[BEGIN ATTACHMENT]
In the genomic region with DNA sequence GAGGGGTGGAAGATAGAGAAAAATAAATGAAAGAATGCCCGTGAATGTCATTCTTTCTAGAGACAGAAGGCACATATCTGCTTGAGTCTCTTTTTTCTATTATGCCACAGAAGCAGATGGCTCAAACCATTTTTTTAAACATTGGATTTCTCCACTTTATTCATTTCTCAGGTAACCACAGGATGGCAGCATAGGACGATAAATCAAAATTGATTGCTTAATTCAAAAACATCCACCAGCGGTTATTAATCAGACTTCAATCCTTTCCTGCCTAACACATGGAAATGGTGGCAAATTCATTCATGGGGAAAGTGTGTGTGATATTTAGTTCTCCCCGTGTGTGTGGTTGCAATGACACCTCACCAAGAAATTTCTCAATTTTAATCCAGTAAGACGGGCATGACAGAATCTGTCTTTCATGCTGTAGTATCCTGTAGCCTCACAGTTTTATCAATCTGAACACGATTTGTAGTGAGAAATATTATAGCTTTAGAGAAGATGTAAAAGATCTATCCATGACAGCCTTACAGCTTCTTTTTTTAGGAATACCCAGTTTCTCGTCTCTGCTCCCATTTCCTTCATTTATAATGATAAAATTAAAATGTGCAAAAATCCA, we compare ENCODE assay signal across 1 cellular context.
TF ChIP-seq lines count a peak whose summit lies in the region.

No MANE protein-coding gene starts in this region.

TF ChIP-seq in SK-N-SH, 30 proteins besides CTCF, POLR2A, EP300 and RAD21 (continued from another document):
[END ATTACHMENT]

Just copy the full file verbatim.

In the genomic region with DNA sequence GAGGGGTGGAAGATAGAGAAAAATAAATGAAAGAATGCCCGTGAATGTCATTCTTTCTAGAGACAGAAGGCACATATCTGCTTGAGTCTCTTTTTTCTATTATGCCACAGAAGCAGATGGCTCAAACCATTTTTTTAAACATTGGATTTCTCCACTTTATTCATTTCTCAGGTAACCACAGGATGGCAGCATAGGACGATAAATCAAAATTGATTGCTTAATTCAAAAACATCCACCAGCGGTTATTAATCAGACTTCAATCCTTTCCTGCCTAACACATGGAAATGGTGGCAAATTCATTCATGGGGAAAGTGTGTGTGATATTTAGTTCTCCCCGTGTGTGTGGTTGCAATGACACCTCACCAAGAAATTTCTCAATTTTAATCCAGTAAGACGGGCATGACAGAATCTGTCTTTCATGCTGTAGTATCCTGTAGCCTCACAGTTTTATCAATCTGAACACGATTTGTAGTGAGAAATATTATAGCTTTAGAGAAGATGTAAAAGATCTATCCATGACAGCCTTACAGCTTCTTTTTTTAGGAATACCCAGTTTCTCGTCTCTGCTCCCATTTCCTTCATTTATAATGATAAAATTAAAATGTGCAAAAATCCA, we compare ENCODE assay signal across 1 cellular context.
TF ChIP-seq lines count a peak whose summit lies in the region.

No MANE protein-coding gene starts in this region.

TF ChIP-seq in SK-N-SH, 30 proteins besides CTCF, POLR2A, EP300 and RAD21 (continued from another document):